If you’ve read my earlier posts about music theory, you’ve hopefully got the idea that I see music theory as providing a framework rather than a rigid set of rules – experimentation is vital.
For all of the guitar related music theory, everything has been in standard tuning. But a fundamental question arises – why do we limit ourselves to standard tuning so much?
It’s at this point I’d say that a chromatic tuner is a very worthwhile investment in any case and becomes especially useful for non-standard or altered tunings – you can retune to your heart’s content and it only takes about 20 seconds or so.
Altered tunings may be a lot more common than you think. One that you might have come across and not realised is where each of the strings is tuned down a semi-tone. This causes havoc when you play a song without realising the guitars have been detuned so your playing sounds nothing like what you’re listening to. Guns N’ Roses used this quite a lot on ‘Appetite for Destruction’ for instance. So why do it?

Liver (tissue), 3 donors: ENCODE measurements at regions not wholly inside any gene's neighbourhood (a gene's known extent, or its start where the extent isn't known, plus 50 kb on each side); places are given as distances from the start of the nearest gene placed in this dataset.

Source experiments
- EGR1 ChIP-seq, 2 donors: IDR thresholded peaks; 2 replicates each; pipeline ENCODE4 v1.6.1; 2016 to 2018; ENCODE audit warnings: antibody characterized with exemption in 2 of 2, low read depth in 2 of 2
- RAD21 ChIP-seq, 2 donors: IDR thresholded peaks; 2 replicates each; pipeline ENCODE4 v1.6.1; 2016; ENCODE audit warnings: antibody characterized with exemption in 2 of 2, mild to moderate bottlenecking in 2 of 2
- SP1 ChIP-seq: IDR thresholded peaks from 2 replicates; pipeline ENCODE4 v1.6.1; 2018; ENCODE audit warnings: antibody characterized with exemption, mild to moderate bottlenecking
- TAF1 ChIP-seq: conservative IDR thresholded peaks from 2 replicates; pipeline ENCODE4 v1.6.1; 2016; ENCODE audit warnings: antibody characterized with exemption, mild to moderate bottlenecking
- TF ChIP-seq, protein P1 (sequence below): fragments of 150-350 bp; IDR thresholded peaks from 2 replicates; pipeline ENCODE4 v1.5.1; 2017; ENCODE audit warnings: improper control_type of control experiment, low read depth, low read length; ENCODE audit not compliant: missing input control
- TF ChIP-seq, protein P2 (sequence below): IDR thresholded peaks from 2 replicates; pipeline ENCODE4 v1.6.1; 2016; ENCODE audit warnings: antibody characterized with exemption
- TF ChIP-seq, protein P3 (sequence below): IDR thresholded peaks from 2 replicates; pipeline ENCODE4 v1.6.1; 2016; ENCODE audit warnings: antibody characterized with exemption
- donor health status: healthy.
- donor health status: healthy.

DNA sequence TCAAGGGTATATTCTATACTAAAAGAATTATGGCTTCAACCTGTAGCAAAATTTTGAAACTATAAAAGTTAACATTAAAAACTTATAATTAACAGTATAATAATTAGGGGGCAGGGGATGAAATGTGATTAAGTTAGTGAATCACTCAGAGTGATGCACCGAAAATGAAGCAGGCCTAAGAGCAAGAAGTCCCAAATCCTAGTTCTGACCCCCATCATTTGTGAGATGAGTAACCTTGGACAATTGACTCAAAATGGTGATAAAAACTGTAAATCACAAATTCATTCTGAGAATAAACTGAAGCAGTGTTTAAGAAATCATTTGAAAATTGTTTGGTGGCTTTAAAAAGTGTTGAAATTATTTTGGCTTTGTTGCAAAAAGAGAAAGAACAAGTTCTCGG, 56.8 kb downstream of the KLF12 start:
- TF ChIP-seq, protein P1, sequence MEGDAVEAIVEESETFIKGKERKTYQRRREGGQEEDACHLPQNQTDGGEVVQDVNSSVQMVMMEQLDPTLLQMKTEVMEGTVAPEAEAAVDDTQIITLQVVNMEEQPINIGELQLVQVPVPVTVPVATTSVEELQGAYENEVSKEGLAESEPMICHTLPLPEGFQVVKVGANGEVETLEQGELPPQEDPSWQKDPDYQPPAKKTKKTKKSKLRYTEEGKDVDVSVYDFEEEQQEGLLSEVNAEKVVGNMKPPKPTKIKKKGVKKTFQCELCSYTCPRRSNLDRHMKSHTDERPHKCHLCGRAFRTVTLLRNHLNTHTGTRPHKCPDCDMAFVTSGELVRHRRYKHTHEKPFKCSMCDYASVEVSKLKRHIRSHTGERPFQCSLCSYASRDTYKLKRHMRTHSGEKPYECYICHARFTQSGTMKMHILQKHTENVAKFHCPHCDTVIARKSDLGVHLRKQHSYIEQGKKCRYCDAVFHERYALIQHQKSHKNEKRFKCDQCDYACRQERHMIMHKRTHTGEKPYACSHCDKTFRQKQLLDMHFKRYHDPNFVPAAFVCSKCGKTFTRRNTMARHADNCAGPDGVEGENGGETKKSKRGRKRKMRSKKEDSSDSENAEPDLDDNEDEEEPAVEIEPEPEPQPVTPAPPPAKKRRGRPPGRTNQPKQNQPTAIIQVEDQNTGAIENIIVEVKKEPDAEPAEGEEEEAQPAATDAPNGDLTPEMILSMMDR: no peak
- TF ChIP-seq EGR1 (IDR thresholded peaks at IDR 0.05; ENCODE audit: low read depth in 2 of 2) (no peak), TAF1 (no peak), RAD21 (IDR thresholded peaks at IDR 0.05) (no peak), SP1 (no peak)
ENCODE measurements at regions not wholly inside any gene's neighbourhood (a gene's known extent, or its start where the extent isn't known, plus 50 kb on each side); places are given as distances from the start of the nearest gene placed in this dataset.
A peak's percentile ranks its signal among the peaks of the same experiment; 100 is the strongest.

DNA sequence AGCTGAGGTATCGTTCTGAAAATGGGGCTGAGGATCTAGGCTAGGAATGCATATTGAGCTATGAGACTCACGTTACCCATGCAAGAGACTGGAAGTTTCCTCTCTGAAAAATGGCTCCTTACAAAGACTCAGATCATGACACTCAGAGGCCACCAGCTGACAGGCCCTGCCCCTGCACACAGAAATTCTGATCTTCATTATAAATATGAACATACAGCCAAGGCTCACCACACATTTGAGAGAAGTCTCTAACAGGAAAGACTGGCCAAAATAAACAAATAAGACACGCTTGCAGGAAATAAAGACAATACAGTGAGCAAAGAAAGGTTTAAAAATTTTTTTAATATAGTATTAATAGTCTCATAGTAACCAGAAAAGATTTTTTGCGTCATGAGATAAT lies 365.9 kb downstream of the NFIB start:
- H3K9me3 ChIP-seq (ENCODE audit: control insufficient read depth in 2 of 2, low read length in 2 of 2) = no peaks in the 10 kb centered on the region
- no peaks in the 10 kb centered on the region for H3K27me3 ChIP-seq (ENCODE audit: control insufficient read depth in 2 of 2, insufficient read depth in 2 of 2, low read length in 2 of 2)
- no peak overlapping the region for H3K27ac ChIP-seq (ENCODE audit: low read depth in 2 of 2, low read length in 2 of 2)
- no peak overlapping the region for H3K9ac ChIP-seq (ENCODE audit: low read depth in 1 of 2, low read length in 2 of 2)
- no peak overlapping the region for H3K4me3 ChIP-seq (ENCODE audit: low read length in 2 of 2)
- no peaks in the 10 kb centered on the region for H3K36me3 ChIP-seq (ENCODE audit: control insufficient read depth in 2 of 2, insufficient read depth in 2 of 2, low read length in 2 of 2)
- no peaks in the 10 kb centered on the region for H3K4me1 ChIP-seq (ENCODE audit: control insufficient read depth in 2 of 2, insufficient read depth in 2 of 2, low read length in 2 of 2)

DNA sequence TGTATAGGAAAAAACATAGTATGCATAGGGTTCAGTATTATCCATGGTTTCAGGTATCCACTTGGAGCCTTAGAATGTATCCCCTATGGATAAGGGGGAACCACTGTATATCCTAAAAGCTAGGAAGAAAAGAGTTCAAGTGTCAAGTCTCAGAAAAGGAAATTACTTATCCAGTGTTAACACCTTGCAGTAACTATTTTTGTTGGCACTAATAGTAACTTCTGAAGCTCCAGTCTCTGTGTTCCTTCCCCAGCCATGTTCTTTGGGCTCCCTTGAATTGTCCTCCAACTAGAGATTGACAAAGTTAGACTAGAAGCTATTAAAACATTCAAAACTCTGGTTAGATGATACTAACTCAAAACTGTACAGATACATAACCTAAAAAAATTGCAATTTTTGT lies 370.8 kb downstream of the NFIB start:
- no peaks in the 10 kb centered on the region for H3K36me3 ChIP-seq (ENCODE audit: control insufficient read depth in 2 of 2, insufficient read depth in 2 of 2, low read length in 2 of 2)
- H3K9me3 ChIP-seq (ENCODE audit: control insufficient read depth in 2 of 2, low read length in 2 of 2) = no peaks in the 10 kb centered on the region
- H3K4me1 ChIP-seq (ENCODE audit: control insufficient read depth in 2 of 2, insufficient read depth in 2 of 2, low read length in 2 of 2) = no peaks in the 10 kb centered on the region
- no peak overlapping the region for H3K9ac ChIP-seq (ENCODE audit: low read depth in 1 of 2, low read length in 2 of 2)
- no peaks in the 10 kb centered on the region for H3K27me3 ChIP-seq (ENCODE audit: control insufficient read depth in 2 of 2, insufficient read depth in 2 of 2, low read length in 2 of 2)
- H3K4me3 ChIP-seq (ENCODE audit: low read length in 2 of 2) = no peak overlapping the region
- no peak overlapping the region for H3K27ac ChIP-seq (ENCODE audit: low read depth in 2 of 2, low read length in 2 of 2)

- If your guitar has a high action or heavy gauge strings, it does make bending easier and this was something Stevie Ray Vaughan often did for that very reason;
- It can make it easier for the vocalist to keep within range;
- The lower tension gives a different feel and a heavier or darker sound;
- There’s also a suggestion it makes playing along on keyboards easier – you only need to use the black keys.
Another really common altered tuning is ‘Dropped D’. This is where you detune the 6th string to a D. This gives a heavier sound and potentially allows you to play power chords with one finger.
Soundgarden used this a lot on their ‘Badmotorfinger’ album, in fact 6 of the 12 tracks use dropped D tuning.
Things start to get really interesting when you use open tunings. These allow you to play a chord when you strum the open strings and allow you to use simple chord shapes to create some great progressions and unusual sounds.
To give you an idea, ‘Badmotorfinger’ is a good introduction to some of the possibilities, ‘Face Pollution’ uses a double drop D tuning of D A D G B D; ‘Somewhere’ uses E E B B B E (another tuning used on the Superunknown album is the similar E E B B B B); ‘New Damage’ uses a G6 tuning of D G D G B E and ‘Mind Riot’ tunes all of the strings to E.
Some of these are quite extreme examples but I’ll focus on some of the more common open tunings in upcoming blog posts,